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June 26, 2007

Vintage festival a step back into computer history

WEST LAFAYETTE, Ind. - Remember that old Commodore 64 that wasn't so reliable, is archaic by today's computer standards, and you wish you still had for its novelty and nostalgia?

You can actually touch one again and maybe even buy it.

The Vintage Computer Festival, which will showcase computers of many makes, sizes and conditions, is scheduled for July 14-15 in Purdue University's Stewart Center, Room 218. The event will feature speakers from 11 a.m. to 2 p.m. and exhibits from 2-5 p.m. both days and costs $5 per person. Those ages 17 and under will be admitted free.

"This will be a fantastic event for anyone who's interested in the history of computers or in collecting them," said event organizer Patrick Finnegan, Purdue's Unix-Web system administrator. "It showcases just how computers have evolved from the big, bulky models of 20 years ago to the sleek, compact ones of today. It's really a neat experience for people who are old enough to have been in at the ground level when computers were introduced to the public and to younger people who don't quite grasp the evolution of computers."

The event is receiving financial support from the university's Rosen Center for Advanced Computing.

Joe Cychosz, a programmer at Purdue's Birck Nanotechnology Center, is among the list of speakers. He will talk about "supercomputers of yore," those that were designed by Seymour Cray. Finnegan said the computers were years ahead of their time because Cray had insight into combining electrical theory, mechanics and other engineering disciplines to increase computer speed.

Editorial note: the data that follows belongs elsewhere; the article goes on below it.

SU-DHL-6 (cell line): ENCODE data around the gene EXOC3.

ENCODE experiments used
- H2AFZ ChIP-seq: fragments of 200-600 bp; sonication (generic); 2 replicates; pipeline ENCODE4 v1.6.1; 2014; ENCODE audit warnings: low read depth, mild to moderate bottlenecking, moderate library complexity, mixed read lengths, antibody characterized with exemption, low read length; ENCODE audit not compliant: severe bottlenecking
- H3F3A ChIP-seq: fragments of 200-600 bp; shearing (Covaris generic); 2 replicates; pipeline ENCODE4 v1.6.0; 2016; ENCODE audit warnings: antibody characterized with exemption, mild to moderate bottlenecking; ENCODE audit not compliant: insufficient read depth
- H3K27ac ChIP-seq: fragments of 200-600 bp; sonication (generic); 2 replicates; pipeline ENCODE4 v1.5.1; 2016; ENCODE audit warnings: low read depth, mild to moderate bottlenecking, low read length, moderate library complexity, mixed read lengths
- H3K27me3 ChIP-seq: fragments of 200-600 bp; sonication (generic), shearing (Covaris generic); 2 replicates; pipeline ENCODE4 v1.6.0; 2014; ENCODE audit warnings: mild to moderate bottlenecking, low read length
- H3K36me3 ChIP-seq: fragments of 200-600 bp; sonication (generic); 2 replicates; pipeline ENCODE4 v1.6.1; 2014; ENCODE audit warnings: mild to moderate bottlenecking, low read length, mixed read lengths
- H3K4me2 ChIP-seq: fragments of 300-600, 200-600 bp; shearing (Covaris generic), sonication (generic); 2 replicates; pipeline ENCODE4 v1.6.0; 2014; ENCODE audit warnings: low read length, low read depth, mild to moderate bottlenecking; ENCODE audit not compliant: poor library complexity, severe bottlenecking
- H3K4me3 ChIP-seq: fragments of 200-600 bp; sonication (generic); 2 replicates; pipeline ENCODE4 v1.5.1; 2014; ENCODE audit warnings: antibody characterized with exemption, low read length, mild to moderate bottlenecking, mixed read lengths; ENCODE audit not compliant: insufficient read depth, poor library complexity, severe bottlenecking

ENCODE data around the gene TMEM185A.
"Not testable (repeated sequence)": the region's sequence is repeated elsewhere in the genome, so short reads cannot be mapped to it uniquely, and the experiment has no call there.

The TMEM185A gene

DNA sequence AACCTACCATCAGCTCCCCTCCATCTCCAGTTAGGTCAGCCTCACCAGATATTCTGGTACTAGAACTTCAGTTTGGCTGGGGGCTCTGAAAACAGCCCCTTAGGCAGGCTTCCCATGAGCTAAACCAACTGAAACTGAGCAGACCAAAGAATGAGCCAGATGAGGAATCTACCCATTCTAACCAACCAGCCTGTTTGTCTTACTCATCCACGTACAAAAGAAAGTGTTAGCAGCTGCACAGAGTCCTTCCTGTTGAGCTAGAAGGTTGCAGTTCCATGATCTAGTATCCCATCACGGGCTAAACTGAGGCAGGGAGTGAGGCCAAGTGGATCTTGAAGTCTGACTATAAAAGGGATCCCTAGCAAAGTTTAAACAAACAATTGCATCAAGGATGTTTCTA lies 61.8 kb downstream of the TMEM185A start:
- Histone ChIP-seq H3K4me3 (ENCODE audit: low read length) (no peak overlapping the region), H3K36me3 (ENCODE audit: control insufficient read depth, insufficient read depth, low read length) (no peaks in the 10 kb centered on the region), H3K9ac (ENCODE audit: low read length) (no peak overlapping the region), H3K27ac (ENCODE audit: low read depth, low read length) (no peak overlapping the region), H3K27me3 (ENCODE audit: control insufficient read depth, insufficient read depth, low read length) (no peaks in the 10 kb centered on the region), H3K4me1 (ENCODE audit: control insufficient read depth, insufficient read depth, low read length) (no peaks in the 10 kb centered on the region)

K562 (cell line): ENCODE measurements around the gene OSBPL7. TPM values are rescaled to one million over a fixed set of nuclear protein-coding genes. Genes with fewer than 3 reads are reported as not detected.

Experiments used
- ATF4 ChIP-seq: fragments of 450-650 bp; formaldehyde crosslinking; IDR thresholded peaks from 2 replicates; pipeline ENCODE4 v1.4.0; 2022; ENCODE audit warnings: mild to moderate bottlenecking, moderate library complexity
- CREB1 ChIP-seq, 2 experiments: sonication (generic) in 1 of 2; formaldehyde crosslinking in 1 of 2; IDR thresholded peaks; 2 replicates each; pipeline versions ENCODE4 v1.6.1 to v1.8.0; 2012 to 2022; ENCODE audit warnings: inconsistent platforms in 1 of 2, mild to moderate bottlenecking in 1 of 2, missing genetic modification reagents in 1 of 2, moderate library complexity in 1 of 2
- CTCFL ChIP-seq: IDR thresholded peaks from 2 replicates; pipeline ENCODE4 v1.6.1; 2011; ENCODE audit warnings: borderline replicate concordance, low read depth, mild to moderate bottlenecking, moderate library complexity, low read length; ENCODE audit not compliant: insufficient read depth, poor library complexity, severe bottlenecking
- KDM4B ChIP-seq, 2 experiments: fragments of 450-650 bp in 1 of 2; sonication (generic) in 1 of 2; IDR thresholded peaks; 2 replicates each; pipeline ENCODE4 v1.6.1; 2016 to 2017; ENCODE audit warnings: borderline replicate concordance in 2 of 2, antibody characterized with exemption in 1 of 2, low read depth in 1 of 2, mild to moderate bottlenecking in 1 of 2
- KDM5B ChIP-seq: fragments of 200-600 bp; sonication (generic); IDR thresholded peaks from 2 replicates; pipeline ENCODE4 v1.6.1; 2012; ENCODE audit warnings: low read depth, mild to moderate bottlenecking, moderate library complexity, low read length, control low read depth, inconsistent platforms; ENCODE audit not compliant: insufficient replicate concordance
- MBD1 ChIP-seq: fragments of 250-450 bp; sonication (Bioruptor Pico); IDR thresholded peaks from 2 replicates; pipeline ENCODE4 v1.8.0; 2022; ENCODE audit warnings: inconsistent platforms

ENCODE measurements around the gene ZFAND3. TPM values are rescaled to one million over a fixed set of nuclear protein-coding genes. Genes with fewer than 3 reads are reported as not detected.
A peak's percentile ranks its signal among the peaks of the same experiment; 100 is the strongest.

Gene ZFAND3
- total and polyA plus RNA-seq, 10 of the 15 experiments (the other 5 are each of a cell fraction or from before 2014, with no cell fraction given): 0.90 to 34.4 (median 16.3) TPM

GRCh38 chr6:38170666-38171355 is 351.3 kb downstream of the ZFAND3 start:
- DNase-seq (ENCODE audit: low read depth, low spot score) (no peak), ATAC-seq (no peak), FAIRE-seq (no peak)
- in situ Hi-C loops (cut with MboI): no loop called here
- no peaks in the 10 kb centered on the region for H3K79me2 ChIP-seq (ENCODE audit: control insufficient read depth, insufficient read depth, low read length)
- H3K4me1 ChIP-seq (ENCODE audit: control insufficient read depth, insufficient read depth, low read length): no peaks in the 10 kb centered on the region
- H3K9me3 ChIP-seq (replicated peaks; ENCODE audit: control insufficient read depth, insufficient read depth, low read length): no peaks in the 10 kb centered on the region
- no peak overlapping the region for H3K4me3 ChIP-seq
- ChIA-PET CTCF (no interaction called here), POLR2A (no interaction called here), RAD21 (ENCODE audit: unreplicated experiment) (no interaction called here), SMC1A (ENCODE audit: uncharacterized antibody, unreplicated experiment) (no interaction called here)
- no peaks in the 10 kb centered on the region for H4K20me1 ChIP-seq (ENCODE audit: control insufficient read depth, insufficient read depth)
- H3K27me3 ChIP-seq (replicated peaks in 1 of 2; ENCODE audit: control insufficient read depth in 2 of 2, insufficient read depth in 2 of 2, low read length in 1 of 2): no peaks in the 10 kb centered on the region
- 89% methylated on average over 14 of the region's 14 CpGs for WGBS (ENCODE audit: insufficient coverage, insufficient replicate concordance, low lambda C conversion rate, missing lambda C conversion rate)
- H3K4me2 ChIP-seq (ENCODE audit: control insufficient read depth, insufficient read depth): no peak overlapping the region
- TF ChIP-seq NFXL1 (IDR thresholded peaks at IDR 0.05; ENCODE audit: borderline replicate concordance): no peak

Sellam Ismail, who founded such a festival in California, will be among the other speakers. He will give a short talk about the Vintage Computer Festival and vintage collecting in general. The first of what would become an annual Vintage Computer Festival was held in California's Silicon Valley 10 years ago.

Finnegan learned of the festival through a classic computer newsletter, and he hooked up with Ismail for a festival at Purdue. This year the Silicon Valley event celebrates its 10th anniversary, and Finnegan will have his third Midwest event on the Purdue campus. Two other regional vintage computer festivals will take place in the United States, and one is scheduled for Europe.

Finnegan's said his satisfaction isn't derived merely from organizing the Midwest festival.

"I've had an interest in playing with older, bigger computers for a long time," he said. "I found that bigger machines are more interesting to play with than your average desktop PC."

A consignment sale will be part of the festival. Attendees can bring computers to sell, and they will have the opportunity to buy. Some collectors also buy and sell parts, Finnegan said.

"It's similar to collecting some particular china or antiques," Finnegan said.

He said the event attracts two kinds of classic collectors: museum collectors wanting completely polished, original and well-documented parts that came with the system, and those trying to restore systems and make them useful.

Finnegan expects around 20-25 exhibitors with computers ranging from 10-25 years old.

Refreshments will be available, and T-shirts will be for sale.

Writer: Jim Bush, (765) 494-2077, jsbush@purdue.edu

Source: Patrick Finnegan, (765) 496-1752, vax@purdue.edu

Purdue News Service: (765) 494-2096; purduenews@purdue.edu

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